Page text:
Real-World Data on Perampanel Shows High Mediciation Adherence


More than half of patients on the epilepsy therapy remained on the treatment after 24 months.

Robert T. Wechsler, MD, PhD

Interim analysis of perampanel, an α-amino-3-hydroxy-5-methyl-4-isoxazolepropionic acid receptor agonist, has shown that more than half of patients on the epilepsy therapy remain on the treatment after 24 months.

According to other recent data, poor adherence to antiepileptic medicines is common, despite the efficacy of the therapies. Some data have suggested that up to 70% of patients with epilepsy could be seizure-free if adherence were better, making perampanel’s higher rate of adherence a welcome sign.

Led by Robert T. Wechsler, MD, PhD, of the Idaho Comprehensive Epilepsy Center in Boise, the ongoing, multicenter, noninterventional trial, dubbed Study 506, examined 187 patients with epilepsy (mean age, 26.7 years [SD, 14.3]) who initiated therapy with perampanel after January 1, 2014.

Patients were assessed for retention rates at months 3, 6, 12, 18, and 24 following their initial treatment.

“Currently, there is limited information regarding real-world use of perampanel in the [United States] as an antiepileptic drug, and such clinical data may inform patient management,” the authors wrote. “Here, we report interim results from a phase 4 retrospective study to assess retention rate, safety, and dosing experience with perampanel administered during routine clinical care.”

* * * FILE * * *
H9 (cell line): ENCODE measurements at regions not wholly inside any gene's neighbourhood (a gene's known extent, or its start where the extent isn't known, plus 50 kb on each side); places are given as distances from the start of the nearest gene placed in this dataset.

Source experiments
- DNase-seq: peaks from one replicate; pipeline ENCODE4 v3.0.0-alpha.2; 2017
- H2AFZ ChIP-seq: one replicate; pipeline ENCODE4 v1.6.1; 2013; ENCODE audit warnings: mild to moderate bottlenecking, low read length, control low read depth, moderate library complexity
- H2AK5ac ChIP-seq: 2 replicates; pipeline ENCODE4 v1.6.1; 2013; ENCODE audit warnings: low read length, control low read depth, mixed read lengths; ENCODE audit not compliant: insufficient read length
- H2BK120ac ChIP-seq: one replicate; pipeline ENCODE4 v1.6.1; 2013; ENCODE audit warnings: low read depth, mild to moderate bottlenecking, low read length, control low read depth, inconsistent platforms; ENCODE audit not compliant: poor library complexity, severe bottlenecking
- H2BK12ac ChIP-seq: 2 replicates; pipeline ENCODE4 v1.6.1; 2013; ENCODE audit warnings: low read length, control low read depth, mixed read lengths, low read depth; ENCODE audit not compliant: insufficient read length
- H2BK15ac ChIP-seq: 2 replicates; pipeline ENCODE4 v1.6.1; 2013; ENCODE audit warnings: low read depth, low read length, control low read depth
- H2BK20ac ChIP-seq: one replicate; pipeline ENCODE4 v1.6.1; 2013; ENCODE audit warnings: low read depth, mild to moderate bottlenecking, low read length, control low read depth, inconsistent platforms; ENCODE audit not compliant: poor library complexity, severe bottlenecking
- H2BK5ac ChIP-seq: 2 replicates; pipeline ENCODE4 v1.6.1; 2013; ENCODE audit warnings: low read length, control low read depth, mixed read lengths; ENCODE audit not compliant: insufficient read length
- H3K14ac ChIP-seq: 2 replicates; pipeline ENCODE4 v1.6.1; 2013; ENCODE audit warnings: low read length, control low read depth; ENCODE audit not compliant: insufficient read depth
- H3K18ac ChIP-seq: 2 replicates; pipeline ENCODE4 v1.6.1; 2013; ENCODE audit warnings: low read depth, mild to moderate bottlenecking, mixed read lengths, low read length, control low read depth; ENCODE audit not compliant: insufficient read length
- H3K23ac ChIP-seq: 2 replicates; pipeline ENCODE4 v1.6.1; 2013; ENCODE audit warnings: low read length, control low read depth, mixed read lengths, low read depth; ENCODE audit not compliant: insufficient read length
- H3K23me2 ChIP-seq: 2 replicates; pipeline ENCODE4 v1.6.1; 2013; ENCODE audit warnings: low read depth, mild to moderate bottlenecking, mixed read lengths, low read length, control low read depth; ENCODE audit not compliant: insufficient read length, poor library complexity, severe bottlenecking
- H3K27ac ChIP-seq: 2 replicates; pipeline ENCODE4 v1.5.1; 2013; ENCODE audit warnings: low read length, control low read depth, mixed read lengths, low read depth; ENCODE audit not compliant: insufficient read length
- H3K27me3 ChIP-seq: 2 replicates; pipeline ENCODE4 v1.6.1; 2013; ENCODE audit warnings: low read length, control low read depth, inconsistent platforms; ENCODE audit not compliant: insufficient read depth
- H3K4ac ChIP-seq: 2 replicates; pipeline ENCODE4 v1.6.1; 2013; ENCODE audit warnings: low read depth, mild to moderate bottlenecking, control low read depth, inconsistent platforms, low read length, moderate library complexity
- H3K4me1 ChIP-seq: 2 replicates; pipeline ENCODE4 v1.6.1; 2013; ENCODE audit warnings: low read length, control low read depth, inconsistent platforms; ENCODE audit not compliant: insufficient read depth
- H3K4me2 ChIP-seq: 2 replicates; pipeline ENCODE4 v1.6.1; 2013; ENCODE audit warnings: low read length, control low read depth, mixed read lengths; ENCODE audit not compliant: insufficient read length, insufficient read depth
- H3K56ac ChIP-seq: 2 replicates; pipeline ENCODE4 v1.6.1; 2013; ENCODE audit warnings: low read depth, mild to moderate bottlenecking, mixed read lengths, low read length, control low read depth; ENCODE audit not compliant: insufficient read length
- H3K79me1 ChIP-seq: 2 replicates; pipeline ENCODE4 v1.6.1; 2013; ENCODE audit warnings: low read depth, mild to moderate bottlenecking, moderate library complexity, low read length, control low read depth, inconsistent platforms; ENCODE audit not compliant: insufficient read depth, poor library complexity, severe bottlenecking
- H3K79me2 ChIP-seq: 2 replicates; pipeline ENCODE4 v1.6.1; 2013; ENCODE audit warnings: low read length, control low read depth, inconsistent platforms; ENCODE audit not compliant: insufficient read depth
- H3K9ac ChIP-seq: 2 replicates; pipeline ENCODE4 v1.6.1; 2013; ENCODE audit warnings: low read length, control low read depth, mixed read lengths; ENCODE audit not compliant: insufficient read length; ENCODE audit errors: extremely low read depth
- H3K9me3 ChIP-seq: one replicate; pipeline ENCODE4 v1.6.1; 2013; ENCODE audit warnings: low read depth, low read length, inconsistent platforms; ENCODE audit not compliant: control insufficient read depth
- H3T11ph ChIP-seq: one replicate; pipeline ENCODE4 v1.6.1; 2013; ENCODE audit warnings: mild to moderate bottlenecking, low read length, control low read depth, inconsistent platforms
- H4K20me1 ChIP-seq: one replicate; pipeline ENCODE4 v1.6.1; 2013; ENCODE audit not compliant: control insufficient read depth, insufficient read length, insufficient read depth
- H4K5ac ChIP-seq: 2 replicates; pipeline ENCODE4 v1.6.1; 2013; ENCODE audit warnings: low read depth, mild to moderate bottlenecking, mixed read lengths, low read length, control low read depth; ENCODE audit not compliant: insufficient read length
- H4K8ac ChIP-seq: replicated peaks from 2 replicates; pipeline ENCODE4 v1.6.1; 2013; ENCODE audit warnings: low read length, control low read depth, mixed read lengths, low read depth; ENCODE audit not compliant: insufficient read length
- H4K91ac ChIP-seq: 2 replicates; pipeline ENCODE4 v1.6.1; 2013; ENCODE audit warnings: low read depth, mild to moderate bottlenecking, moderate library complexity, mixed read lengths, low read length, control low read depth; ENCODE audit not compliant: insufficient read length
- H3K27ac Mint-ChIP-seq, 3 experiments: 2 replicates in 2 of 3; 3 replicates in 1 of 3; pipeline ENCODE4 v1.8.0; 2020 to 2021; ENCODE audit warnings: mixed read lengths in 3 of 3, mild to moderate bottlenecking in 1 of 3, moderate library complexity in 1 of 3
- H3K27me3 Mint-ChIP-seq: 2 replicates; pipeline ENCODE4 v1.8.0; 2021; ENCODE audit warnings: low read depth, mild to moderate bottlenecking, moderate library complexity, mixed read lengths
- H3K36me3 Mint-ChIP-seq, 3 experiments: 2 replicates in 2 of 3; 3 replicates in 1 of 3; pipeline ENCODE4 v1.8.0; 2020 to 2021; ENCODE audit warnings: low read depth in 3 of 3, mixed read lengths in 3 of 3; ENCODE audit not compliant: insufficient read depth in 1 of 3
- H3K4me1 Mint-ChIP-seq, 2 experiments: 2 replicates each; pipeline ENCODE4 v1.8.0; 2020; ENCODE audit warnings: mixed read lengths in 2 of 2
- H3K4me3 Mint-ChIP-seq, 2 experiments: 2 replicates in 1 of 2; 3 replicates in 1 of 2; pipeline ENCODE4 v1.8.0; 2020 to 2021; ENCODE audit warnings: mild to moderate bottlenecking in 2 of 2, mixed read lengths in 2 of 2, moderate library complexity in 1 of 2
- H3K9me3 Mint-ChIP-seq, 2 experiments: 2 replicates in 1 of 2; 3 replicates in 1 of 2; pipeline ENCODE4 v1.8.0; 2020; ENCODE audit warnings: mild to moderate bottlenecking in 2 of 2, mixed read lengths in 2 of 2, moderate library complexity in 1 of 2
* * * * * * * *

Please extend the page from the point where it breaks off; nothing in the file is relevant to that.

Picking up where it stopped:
The patient cohort was 51.3% female, with a mean time since diagnosis of 17.5 years (SD, 11.8). They were examined for antiepileptic drug history (82.4% received 1-3 concomitant therapies), seizure frequency, perampanel titration and dosage information, and both adverse events (AEs) and serious AEs.

Dosing amounts varied from patient to patient, ranging from 1.5-mg to 20.0-mg doses. The majority of patients were on 8.0-mg (n = 46; 24.6%), 6.0-mg (n = 41; 21.9%), and 4.0-mg (n = 40; 21.4%) doses. Additionally, 32 patients (17.1%) were on a 10.0-mg dose, and 13 (7.0%) were on a 12.0-mg dose.

At month 3, a total of 157 patients (of 185; 84.9%) were still on the therapy, followed by 128 (of 169; 75.7%) at the 6-month mark, 91 (of 143; 63.6%) at the 12-month mark, and 68 (of 116; 58.6%) at month 18. Overall, 58.5% of patients (n = 48) were still taking perampanel after 24 months.

Treatment was discontinued by 75 patients (40.1%)—25.1% because of AEs, 10.2% because of inadequate therapeutic effect, 3.2% for other reasons, and 1.1% for unknown reasons. Only 0.5% of patients discontinued treatment solely because of patient choice. The most common treatment-emergent AEs were dizziness (9.1%), somnolence (5.3%), and aggression (4.3%).

The Clinical Focus page at NeurologyLive, MD Magazine's new sister site, provides even more extensive coverage from the field of epilepsy, as well as the latest data and research from the field’s most attended conferences.

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